Your vet will be able to advise you as to what vaccinations are needed and on what schedule they should be given. Dogs, like people, react differently to shots and checkups and your vet will know the best way to handle your dog’s first visit, and his/her vaccination schedule. The first visit will also help to establish an ease and comfort with future visits.

Our dogs Guinness and Jameson love to go to the vet since they get treats just to get on the scale. Geez, how much easier and more fun can it be! Many dogs need to be treated and checked annually for worms and other parasites. Your vet can also recommend medications for fleas, ticks, and heartworm. Parvovirus can be fatal and your dog should be treated in accordance with your vet’s recommendation. All of this sounds so complicated and scary, but that’s why a relationship with your vet is so very important both for your puppy’s/dog’s health and happiness, and for your peace of mind and happiness.

Snoopy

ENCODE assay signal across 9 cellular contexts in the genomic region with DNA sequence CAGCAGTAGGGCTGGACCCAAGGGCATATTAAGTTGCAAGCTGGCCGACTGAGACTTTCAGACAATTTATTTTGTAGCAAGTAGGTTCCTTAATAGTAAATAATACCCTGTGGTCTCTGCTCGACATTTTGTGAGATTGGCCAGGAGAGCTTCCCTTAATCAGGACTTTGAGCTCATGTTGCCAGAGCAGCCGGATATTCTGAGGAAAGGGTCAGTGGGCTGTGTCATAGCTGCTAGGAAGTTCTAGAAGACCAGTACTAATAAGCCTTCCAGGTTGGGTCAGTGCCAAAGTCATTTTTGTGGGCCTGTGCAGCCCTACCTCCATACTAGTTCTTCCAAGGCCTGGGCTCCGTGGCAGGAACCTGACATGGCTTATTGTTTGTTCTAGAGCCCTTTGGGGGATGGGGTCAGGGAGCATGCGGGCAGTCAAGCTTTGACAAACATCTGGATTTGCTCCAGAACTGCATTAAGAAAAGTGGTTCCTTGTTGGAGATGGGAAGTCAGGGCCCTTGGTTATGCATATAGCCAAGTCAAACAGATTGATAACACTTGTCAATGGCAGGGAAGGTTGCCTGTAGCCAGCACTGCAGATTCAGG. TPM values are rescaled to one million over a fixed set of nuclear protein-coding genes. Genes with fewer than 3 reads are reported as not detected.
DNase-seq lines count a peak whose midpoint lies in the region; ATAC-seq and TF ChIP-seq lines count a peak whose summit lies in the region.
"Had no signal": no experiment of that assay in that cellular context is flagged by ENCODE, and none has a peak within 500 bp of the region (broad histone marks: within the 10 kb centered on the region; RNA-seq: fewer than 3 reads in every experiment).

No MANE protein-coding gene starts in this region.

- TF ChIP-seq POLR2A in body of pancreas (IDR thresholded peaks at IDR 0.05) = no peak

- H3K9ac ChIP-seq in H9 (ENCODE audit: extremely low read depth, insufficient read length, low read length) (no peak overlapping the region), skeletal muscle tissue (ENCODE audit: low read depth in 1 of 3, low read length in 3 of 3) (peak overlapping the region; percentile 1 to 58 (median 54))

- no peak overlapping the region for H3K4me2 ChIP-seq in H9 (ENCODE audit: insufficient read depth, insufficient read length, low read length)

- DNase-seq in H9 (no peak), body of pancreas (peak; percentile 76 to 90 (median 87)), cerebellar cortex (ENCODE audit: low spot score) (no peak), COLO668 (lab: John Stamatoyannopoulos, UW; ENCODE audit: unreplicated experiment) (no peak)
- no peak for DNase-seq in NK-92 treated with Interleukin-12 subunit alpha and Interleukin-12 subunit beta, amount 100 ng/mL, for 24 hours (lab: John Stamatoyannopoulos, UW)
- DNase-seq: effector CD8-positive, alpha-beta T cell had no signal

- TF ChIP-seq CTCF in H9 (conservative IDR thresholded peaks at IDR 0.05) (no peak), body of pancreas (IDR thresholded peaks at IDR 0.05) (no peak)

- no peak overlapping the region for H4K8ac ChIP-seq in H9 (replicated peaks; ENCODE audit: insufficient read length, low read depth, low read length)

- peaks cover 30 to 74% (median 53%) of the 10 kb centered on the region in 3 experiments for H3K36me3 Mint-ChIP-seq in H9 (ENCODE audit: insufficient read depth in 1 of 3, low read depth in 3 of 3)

Your new dog/puppy will be anxious to explore and will find all kinds of things of interest, or things with which to occupy themselves if you are not paying attention – to play with, to chew, and to eat! When we first got Guinness and Jameson, we were in the yard with them, not wanting to leave them by themselves in a new, big yard with lots to explore and get into – like a pond! Before we knew what happened, Guinness started to stagger and became very listless. We didn’t actually see him eat anything or do anything to cause this, but we knew something was suddenly very wrong. We took both dogs to the vet, where we had just been a week or so before for our initial visit. The vet did an x-ray. There was a definite blockage in the digestive system. The vet did a few other tests, questioned us as to what he could have possibly swallowed. We brought them home with instructions to watch both of them closely, and to return the next morning. He improved as the day went on and next morning he was fine. Apparently, he had swallowed a small pear that had fallen from our pear tree. It initially had blocked his digestive tract but then it had digested! He was back to running and exploring with Jameson. This time it was nothing toxic, fortunately, but for a puppy, a digestive problem, nonetheless, and a real scare for us, especially since we thought we were watching! Since he was a puppy, and since I did not actually see him eat the pear, even though I was outside with him, I had no idea what it was until after seeing the vet to make sure it wasn’t a different, more serious problem. Because we had already been to the vet, our vet knew Guinness and Jameson, and Guinness and Jameson knew our vet, making a very scary experience one that we all were able to get through a little better because we knew we were in good hands.